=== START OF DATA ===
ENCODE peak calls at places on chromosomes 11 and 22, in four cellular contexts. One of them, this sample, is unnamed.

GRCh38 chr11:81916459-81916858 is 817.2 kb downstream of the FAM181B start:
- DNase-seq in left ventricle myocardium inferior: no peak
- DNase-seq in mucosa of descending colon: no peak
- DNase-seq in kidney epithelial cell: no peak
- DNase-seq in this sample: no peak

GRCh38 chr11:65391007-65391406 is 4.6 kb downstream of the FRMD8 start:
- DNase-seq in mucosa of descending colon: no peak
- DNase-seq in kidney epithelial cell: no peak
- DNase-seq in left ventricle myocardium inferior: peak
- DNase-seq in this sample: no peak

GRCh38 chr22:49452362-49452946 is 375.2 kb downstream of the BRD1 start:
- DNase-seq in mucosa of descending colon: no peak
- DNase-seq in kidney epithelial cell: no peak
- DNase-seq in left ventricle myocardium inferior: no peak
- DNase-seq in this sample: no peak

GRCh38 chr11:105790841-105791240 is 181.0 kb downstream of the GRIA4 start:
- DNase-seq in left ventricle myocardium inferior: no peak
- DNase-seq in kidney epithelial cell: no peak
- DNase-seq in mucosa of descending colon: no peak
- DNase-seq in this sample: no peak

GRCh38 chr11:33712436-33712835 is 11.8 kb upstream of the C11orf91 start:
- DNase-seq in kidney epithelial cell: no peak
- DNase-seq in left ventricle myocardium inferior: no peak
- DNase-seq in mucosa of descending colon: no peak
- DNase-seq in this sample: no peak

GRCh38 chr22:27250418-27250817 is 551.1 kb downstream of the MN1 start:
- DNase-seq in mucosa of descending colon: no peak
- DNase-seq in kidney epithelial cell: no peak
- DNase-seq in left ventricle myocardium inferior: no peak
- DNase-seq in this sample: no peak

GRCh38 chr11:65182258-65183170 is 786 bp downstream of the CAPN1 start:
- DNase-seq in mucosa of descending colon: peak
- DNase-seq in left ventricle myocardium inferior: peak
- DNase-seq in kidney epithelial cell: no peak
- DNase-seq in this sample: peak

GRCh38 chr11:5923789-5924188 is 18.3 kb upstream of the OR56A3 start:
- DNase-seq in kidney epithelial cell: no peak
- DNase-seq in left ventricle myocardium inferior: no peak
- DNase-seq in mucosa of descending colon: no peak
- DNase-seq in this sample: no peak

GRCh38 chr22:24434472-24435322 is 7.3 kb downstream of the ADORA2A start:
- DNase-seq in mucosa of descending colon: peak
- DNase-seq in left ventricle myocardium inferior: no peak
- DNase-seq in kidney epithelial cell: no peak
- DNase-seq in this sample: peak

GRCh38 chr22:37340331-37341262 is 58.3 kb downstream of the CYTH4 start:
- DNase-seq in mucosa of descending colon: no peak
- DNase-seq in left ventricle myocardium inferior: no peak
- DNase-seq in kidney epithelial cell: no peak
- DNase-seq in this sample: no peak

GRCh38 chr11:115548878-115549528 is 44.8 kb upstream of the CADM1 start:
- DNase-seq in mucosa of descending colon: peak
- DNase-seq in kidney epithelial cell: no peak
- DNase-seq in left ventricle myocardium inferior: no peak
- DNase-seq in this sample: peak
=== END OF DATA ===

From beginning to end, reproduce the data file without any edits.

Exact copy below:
ENCODE peak calls at places on chromosomes 11 and 22, in four cellular contexts. One of them, this sample, is unnamed.

GRCh38 chr11:81916459-81916858 is 817.2 kb downstream of the FAM181B start:
- DNase-seq in left ventricle myocardium inferior: no peak
- DNase-seq in mucosa of descending colon: no peak
- DNase-seq in kidney epithelial cell: no peak
- DNase-seq in this sample: no peak

GRCh38 chr11:65391007-65391406 is 4.6 kb downstream of the FRMD8 start:
- DNase-seq in mucosa of descending colon: no peak
- DNase-seq in kidney epithelial cell: no peak
- DNase-seq in left ventricle myocardium inferior: peak
- DNase-seq in this sample: no peak

GRCh38 chr22:49452362-49452946 is 375.2 kb downstream of the BRD1 start:
- DNase-seq in mucosa of descending colon: no peak
- DNase-seq in kidney epithelial cell: no peak
- DNase-seq in left ventricle myocardium inferior: no peak
- DNase-seq in this sample: no peak

GRCh38 chr11:105790841-105791240 is 181.0 kb downstream of the GRIA4 start:
- DNase-seq in left ventricle myocardium inferior: no peak
- DNase-seq in kidney epithelial cell: no peak
- DNase-seq in mucosa of descending colon: no peak
- DNase-seq in this sample: no peak

GRCh38 chr11:33712436-33712835 is 11.8 kb upstream of the C11orf91 start:
- DNase-seq in kidney epithelial cell: no peak
- DNase-seq in left ventricle myocardium inferior: no peak
- DNase-seq in mucosa of descending colon: no peak
- DNase-seq in this sample: no peak

GRCh38 chr22:27250418-27250817 is 551.1 kb downstream of the MN1 start:
- DNase-seq in mucosa of descending colon: no peak
- DNase-seq in kidney epithelial cell: no peak
- DNase-seq in left ventricle myocardium inferior: no peak
- DNase-seq in this sample: no peak

GRCh38 chr11:65182258-65183170 is 786 bp downstream of the CAPN1 start:
- DNase-seq in mucosa of descending colon: peak
- DNase-seq in left ventricle myocardium inferior: peak
- DNase-seq in kidney epithelial cell: no peak
- DNase-seq in this sample: peak

GRCh38 chr11:5923789-5924188 is 18.3 kb upstream of the OR56A3 start:
- DNase-seq in kidney epithelial cell: no peak
- DNase-seq in left ventricle myocardium inferior: no peak
- DNase-seq in mucosa of descending colon: no peak
- DNase-seq in this sample: no peak

GRCh38 chr22:24434472-24435322 is 7.3 kb downstream of the ADORA2A start:
- DNase-seq in mucosa of descending colon: peak
- DNase-seq in left ventricle myocardium inferior: no peak
- DNase-seq in kidney epithelial cell: no peak
- DNase-seq in this sample: peak

GRCh38 chr22:37340331-37341262 is 58.3 kb downstream of the CYTH4 start:
- DNase-seq in mucosa of descending colon: no peak
- DNase-seq in left ventricle myocardium inferior: no peak
- DNase-seq in kidney epithelial cell: no peak
- DNase-seq in this sample: no peak

GRCh38 chr11:115548878-115549528 is 44.8 kb upstream of the CADM1 start:
- DNase-seq in mucosa of descending colon: peak
- DNase-seq in kidney epithelial cell: no peak
- DNase-seq in left ventricle myocardium inferior: no peak
- DNase-seq in this sample: peak